I Sprained My Ankle. Now What?

It happened. You were walking along your favorite hiking trail when you suddenly twisted your ankle on the uneven pathway. Sprained ankles can happen so quickly and for a variety of reasons. The question is, what should you do about it now? If you want to get back on your feet and return to your normal everyday life, you’ll have to slow down for a little bit first and take care of your sprained ankle properly. Here’s what you need to know about recovering from a sprained ankle:

What Happens When an Ankle is Sprained?

A sprained ankle is the result of your ankle rolling out of place suddenly. This common type of injury can cause the ligaments surrounding your ankle to overstretch or even tear, resulting in pain and swelling.

How Long Will My Ankle Hurt?

It really depends on how severe the injury is, and recovery can take anywhere from a few weeks to a few months.

Mild Sprain

A mild sprain, which includes swelling, soreness, and trouble maintaining your balance, will typically take about 2 weeks for the ligament to heal.

Moderate Sprain

If you have a moderate sprain and are experiencing considerable pain, swelling and bruising, and difficulty walking, your ligament may be partially torn. This means it should take about 6-8 weeks for you to heal completely.

Severe Sprain

Should you experience a severe sprain, your ligament may have fully torn, and you may have severe pain, significant swelling or bruising, and the inability to walk without a crutch or immobility boot. This type of injury will unfortunately take about 3 months to heal, at least.

Is There Any Way I Can Speed Up the Healing Process?

Just like with recovery time, your treatment will largely depend on the severity of the sprain. Overall, following these steps will help expedite your healing:

RICE – This tried-and-true method of rest, ice, compression, and elevation can help you feel better faster. Rest as much as you can, wrap your injured ankle snugly in a compression bandage, and elevate it above your heart as much as possible. As for ice, we recommend using an ice pack for 15 to 20 minutes every 2 to 3 hours, especially within the first 3 days of the injury.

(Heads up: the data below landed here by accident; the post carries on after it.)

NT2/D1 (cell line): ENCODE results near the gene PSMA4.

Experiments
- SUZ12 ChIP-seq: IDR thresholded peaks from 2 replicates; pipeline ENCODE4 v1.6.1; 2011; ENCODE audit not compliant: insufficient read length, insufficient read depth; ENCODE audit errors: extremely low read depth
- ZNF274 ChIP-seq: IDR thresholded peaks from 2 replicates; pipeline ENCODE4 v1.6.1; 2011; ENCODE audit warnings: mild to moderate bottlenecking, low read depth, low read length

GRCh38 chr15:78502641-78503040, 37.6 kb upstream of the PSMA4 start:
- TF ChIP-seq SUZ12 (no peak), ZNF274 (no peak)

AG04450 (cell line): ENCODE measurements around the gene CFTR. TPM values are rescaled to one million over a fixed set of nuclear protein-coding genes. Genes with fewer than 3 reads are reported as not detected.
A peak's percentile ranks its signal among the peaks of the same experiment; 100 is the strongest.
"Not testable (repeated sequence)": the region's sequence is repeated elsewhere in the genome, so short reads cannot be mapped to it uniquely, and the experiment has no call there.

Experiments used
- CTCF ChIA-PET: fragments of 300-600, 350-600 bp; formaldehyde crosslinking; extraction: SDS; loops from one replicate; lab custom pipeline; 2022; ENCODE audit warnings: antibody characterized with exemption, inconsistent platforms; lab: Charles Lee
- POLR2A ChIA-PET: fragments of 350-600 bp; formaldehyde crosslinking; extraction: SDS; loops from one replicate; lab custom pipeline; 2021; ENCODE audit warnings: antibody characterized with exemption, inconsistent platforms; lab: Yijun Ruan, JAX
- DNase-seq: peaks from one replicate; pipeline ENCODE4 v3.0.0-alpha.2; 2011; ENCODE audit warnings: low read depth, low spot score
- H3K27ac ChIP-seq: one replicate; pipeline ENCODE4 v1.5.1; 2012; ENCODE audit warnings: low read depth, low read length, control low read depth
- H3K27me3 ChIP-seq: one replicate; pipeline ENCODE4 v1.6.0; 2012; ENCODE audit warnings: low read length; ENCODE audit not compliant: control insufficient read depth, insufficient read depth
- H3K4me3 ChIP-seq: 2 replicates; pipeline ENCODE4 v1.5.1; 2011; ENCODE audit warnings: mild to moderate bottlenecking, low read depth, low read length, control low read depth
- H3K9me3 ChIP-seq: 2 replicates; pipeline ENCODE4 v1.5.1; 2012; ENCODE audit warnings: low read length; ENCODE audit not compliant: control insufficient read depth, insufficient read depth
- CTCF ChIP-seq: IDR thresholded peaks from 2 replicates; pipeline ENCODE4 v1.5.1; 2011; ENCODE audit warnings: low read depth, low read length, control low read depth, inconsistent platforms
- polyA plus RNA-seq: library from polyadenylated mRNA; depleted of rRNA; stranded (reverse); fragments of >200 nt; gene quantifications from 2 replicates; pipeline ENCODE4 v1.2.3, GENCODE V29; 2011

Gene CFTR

Professional Assessment – Your podiatrist or physical therapist can take a look at your injury and help you figure out the proper steps to take to help you heal.

Range of Motion Exercises – It’s important to maintain your mobility as much as possible while you recuperate. You may be given exercises and stretches to help maintain and increase your range of motion in order to combat stiffness and strengthen your ankle and foot.

When Should I See a Doctor?

If you have a mild injury, you can most likely recover at home without any assistance. However, if you experience the following, you should make an appointment with your doctor or podiatrist:

  • Severe swelling
  • Extreme or persistent pain
  • Odd shape to the ankle
  • Limited range of motion
  • Inability to walk without assistance

How Can I Take Care of My Ankles in the Long Term?

Sprained ankles aren’t forever, and there are many steps you can take to help you protect and strengthen them to avoid future injury. Stretching your ankles, feet, and legs frequently, especially before and after exercising, is critical for podiatric health. Wear well-fitting shoes and avoid wearing footwear that makes your ankles unstable (high heels, flip-flops, ballet flats, etc.). Finally, continuing ankle-strengthening exercises will also help you prevent injury.

Suffering from a sprained ankle? Experiencing a painful podiatric issue? Call the friendly, knowledgeable doctors at The Foot & Ankle Center at (314) 487-9300! We will give you the right diagnosis and help you get back on your feet in no time.